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Star Bright

Your dark sky lives here

Published in the June 2022 Issue Published online: Jun 30, 2022 Discover Idaho Falls, Discover Idaho Falls: Parks and Recreation, East Idaho Outdoors, Family Fun Guide Kris Millgate
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IT’S DARK, NO STREET LIGHTS. IT’S COLD, I CAN SEE MY BREATH BY HEADLAMP. I’m on a trail bordering Sawtooth National Recreation Area near Sun Valley. Even at night with limited sight, I can feel the vast wild around me. I’m looking straight ahead when eyes looking back at me reflect off the glow on my forehead. It’s an owl. I turn off my light as the bird lifts. I look for its wings in the sky then see something even more unique above my head. Glitter. A slow moving mass with a shimmering tail. 

I stop walking and stare. It’s not a shooting star. It’s lasting too long. It’s not a satellite. Those move, but don’t have sparkle tails. It’s a comet. My first comet ever. The Great American total solar eclipse of 2017 was remarkable, but the whole country was watching with me. This comet, Leonard, is more remarkable because I’m not in a crowd when I see it. It’s my own sighting and it’s nearly impossible to see unless you’re where I am. A Dark Sky Reserve. 

WHAT ARE DARK SKY DESIGNATIONS For Leonard, I was lucky enough to be looking up at the right time while also in the right place, the Central Idaho Dark Sky Reserve. It’s the nation’s first, and only, designated reserve. There are 19 Dark Sky Reserves worldwide.  Reserves are the top tier designation by the International Dark-Sky Association. Reserves are massive and include private and public lands offering exceptional nocturnal environments that are already protected for their natural resource value. Idaho’s rare reserve, designated in 2017, hangs over 906,000 acres including Sawtooth National Recreation Area which celebrates its 50th anniversary this year. 

Reserves have a core zone with a supportive buffer surrounding the protected core. Sun Valley is part of the supportive buffer for the Central Idaho Dark Sky Reserve. So is Ketchum, which is officially designated a Dark Sky Community.

Other dark sky designations cover smaller areas and include parks. Park designation requires location staff to offer dark sky programming for the public. Craters of the Moon National Monument, near Central Idaho Dark Sky Reserve, is a Dark Sky Park. The Idaho Falls Astronomical Society has host - ed star parties at Craters for three decades. That definitely counts as dark sky programming.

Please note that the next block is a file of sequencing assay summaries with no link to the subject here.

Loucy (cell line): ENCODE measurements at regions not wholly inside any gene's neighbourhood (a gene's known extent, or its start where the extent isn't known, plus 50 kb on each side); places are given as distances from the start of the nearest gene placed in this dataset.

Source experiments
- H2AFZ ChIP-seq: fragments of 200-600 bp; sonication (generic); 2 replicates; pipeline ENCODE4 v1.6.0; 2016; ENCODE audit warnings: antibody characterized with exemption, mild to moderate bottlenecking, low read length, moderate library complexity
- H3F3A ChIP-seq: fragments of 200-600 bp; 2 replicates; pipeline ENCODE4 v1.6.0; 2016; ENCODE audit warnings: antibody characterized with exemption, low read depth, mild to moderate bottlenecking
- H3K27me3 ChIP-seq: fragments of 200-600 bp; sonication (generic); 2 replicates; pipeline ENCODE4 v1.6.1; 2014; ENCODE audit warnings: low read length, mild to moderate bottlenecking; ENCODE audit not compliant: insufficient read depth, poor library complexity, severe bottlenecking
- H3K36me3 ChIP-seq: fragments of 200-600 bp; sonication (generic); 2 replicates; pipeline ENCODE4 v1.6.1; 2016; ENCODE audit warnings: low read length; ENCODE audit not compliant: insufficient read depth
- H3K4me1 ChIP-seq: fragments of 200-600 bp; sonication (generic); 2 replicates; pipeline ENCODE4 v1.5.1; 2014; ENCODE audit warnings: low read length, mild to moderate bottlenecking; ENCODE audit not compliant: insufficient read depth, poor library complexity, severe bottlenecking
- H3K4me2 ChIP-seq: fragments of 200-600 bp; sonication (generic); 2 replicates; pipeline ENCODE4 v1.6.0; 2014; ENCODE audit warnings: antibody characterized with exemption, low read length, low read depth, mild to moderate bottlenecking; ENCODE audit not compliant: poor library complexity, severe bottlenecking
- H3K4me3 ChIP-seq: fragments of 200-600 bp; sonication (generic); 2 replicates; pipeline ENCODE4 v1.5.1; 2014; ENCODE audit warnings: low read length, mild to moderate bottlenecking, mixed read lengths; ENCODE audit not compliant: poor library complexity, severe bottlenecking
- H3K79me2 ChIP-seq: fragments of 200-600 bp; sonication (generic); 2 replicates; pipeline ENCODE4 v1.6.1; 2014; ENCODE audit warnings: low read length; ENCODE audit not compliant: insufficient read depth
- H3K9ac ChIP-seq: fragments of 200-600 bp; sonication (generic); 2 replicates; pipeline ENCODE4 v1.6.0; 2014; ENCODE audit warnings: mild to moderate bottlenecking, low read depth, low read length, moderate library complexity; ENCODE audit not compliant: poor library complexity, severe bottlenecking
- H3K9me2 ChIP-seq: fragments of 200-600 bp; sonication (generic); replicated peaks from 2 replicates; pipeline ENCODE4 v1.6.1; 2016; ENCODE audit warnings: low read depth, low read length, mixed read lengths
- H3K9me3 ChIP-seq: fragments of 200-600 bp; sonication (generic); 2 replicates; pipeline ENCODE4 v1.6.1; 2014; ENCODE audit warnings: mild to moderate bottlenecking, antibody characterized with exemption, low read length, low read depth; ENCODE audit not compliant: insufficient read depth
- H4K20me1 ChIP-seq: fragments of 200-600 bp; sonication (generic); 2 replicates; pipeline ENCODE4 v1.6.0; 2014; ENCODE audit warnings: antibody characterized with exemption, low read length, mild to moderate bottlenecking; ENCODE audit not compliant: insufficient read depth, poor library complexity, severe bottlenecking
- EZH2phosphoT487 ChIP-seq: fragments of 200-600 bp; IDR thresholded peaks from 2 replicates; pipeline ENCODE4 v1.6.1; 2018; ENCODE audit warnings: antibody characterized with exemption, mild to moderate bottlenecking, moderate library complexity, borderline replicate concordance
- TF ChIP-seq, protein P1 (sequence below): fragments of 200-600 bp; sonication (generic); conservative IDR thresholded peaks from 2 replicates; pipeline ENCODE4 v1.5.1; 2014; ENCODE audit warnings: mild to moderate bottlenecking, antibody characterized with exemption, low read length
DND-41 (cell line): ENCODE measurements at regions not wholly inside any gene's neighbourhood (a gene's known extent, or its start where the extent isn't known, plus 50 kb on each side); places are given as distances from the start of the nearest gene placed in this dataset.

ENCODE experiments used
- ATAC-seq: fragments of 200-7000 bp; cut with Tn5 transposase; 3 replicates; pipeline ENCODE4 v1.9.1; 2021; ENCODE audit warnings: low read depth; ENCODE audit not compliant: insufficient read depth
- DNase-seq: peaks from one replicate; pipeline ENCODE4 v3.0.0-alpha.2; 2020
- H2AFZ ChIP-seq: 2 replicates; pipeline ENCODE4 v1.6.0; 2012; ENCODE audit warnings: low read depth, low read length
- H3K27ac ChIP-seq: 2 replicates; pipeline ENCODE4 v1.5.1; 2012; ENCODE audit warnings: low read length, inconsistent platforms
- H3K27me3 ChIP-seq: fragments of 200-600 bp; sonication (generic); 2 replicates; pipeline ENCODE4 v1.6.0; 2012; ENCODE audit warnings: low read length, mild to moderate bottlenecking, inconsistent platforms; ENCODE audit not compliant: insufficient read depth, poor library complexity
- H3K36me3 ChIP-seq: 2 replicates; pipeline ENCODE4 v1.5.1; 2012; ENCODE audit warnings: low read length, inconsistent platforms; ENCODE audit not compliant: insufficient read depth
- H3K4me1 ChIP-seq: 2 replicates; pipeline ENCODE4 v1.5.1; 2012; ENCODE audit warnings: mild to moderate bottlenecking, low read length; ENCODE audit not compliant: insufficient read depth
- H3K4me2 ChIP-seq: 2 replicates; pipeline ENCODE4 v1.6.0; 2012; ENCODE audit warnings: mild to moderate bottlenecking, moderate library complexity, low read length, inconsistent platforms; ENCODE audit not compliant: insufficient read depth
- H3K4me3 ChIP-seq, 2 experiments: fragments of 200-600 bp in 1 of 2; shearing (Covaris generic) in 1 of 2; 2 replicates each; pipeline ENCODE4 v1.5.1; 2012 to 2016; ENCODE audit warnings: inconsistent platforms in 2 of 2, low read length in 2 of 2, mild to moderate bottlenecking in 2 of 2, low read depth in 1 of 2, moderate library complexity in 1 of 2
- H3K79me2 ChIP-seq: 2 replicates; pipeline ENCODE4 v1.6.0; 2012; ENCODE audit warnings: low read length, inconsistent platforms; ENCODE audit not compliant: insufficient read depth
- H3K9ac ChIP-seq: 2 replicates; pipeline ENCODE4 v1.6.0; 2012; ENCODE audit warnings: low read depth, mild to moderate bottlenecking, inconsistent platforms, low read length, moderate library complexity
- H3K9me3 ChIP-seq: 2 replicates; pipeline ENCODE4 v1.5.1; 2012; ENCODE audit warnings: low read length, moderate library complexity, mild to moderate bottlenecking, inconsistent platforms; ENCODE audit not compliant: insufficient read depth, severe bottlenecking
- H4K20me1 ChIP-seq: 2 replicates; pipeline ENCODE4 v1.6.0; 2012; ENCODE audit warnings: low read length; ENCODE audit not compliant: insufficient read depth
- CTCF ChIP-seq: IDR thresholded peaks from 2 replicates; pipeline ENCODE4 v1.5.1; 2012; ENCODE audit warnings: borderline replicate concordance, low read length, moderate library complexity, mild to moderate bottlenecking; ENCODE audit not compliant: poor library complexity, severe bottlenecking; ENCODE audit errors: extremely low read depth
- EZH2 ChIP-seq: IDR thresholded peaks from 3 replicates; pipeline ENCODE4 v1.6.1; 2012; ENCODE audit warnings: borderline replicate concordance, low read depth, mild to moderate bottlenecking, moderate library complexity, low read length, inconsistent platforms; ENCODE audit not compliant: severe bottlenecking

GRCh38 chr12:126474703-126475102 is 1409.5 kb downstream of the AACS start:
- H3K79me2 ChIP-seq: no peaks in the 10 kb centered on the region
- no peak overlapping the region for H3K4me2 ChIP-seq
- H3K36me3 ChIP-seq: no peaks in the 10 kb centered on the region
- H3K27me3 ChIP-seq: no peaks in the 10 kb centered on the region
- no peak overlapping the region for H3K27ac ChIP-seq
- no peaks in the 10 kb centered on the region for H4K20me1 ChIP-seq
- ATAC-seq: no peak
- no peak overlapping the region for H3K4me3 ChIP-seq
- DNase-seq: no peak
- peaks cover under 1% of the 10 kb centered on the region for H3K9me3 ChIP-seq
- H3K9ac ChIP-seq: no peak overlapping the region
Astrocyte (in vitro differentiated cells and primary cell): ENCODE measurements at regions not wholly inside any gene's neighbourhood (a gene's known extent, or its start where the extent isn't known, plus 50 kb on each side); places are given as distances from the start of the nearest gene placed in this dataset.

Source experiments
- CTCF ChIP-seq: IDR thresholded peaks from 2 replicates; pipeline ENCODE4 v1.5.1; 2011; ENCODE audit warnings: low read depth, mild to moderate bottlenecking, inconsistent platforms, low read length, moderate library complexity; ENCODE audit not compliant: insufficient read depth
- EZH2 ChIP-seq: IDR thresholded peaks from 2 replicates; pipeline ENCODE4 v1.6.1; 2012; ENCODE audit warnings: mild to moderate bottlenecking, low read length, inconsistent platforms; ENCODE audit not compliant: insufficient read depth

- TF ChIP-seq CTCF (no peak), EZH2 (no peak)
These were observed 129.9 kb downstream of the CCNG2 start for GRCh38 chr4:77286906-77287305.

Campgrounds and subdivisions are awarded designations too. They earn community, like Ketchum, or place designations. Outdoor lighting must be con - sidered, development design is also a factor as is residential education. 

WHY DO DARK SKIES MATTER Just like undeveloped land mat - ters with the fast encroaching pace of humanity, dark sky matters too. It means there are still places on our planet dominated by a black ink canvas pocked with bright white specks at night rather than the overwhelming, man-made light pollution found most everywhere else.

That’s particularly true for sanc - tuaries. Dark Sky Sanctuaries are not sizeable like Reserves, but they are still significant. They hold high value because these areas are so undeveloped, they’re hard to get to. They’re light on light and light on traffic. They promote long-term conservation and they’re isolated therefore limiting access and also limiting the public education component. No need to provide dark sky programming for the public if most of the public doesn’t visit. 

Idaho doesn’t have any official dark sky sanctuaries, but Minnesota does. Boundary Waters Canoe Area Wilderness near the U.S.-Canada border is a Dark Sky Sanctuary. Makes sense since access is by paddle rather than power. 

Farther away and even harder to get to is Stewart Island/Rakiura in the southern tip of New Zealand. It’s also a Dark Sky Sanctuary. It’s the country’s third largest island, but only 350 people live there. 

Worldwide, there are 15 Dark Sky Sanctuaries. Most of them are in the U.S., unlike reserves. Of the 19, there’s only one in the U.S. The one I met Leonard in. The Central Idaho Dark Sky Reserve.

I walked the trail again the morning after my comet sighting. I wanted to be sure there wasn’t a random reflection from powerline, snow plow or plane where Leonard had been. None of that revealed at sunrise. The slow-sliding, sparkling streak from the night before displayed higher than the Sawtooth Mountain Range and well away from the airport with no powerlines or plows in sight. Leonard indeed. Thank you Dark Sky. 

• Outdoor journalist Kris Millgate is based in Idaho where she runs trail and chases trout. Sometimes she even catches them when she doesn’t have a camera, or a kid, on her back. My Place Among Fish, the sequel to her first book, My Place Among Men, is available now. See more of her work at


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